Meghan Markle & Prince Harry Were Greeted With Cheers At The Queen's Platinum Jubilee
They got a warmer welcome than Prime Minister Boris Johnson.
On Friday, June 3, Great Paul, the largest church bell Britain, rang out at 11 a.m. It was the first time it has ever tolled for a royal occasion, in this case a service of Thanksgiving at St. Paul’s Cathedral in central London as part of Queen Elizabeth II’s Platinum Jubilee. (Another first: no other British monarch has matched her 70 years on the throne.) Less historically, but perhaps more interestingly to modern royal watchers, it was the debut of Meghan Markle and Prince Harry, not just at the Jubilee but their first joint appearance at a royal event since they stepped down from their senior royal roles in 2020.
This is not the first time the Duke and Duchess of Sussex have returned to the UK since stepping down as “working royals” and moving to California in 2020. In April, the couple made a stop to privately visit with Queen Elizabeth at Windsor on their way to the Invictus Games in The Netherlands. And while Prince Harry has returned to the country for public engagements since 2020 — including his grandfather, Prince Philip’s funeral in April 2021 and the unveiling of a statue in his mother’s honor in July of that same year — the Jubilee marks the Sussex’s first joint public appearance in their capacity as members of the royal family.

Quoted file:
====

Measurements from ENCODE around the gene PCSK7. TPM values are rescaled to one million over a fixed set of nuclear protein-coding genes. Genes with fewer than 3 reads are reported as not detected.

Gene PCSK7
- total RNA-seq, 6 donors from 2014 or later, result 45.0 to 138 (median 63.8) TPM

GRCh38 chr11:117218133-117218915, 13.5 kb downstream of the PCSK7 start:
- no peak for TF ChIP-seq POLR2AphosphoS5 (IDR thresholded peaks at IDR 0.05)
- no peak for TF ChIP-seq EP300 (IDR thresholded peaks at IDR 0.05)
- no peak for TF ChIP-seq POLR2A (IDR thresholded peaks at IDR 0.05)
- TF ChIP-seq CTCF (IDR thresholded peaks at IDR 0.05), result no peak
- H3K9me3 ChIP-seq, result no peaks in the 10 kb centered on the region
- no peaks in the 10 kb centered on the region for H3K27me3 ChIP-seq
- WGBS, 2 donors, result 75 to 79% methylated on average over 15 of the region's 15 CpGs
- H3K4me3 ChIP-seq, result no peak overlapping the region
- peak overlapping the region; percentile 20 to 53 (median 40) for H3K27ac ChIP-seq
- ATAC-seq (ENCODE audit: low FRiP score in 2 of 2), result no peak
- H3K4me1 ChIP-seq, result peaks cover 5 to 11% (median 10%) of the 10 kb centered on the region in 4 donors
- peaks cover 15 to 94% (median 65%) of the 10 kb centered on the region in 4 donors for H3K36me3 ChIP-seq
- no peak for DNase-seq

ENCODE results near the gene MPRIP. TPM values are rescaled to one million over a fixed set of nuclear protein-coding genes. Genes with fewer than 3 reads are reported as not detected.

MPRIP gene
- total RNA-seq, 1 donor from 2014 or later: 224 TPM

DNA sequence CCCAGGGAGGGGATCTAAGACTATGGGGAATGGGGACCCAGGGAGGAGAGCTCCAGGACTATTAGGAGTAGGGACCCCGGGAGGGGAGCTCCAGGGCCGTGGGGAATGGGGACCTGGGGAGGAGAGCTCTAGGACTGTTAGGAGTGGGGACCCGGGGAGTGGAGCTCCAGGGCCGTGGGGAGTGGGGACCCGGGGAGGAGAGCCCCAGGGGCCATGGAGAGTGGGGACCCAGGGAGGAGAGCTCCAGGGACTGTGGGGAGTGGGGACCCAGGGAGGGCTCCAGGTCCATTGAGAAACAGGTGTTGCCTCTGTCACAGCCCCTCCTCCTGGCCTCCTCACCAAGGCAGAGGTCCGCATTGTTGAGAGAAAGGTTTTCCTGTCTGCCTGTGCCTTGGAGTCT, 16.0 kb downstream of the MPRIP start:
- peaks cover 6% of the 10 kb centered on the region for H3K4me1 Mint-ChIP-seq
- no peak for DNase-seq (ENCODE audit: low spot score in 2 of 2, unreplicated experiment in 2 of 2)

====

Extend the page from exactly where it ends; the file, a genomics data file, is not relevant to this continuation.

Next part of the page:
The couple was greeted with cheers from crowds surrounding the church (that the crowds can even be heard is a feat, considering that 16 and 3/4 ton Great Paul is extremely loud). While Her Majesty was not in attendance (Buckingham Palace cites “mobility issues”), many members of the royal family were present, including Prince Harry’s brother, Prince William, and his wife, Kate Middleton — the Duke and Duchess of Cambridge — who were also greeted with applause. Prime Minister Boris Johnson was also in attendance, but was greeted with what BBC presenter Jane Hill described as “quite a lot of booing.”
The Duke and Duchess of Sussex were greeted with cheers at St. Paul.
While the Sussexes were not present on the balcony of Buckingham Palace during the Trooping of the Colour — an honor reserved for senior or working members of the royal family — Metro reports that they were not only present at a private luncheon afterwards but so too were their children, Archie and Lilibet. This marks the first time Queen Elizabeth has met her namesake — Lilibet is a childhood nickname of hers — and second youngest great-grandchild in person.